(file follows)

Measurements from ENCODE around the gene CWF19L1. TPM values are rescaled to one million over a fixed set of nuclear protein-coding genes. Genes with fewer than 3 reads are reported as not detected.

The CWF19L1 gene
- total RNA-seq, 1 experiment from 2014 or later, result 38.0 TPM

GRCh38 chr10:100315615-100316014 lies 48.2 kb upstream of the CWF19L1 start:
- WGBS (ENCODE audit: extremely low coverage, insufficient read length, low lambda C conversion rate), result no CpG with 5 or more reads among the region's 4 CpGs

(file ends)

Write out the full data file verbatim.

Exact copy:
Measurements from ENCODE around the gene CWF19L1. TPM values are rescaled to one million over a fixed set of nuclear protein-coding genes. Genes with fewer than 3 reads are reported as not detected.

The CWF19L1 gene
- total RNA-seq, 1 experiment from 2014 or later, result 38.0 TPM

GRCh38 chr10:100315615-100316014 lies 48.2 kb upstream of the CWF19L1 start:
- WGBS (ENCODE audit: extremely low coverage, insufficient read length, low lambda C conversion rate), result no CpG with 5 or more reads among the region's 4 CpGs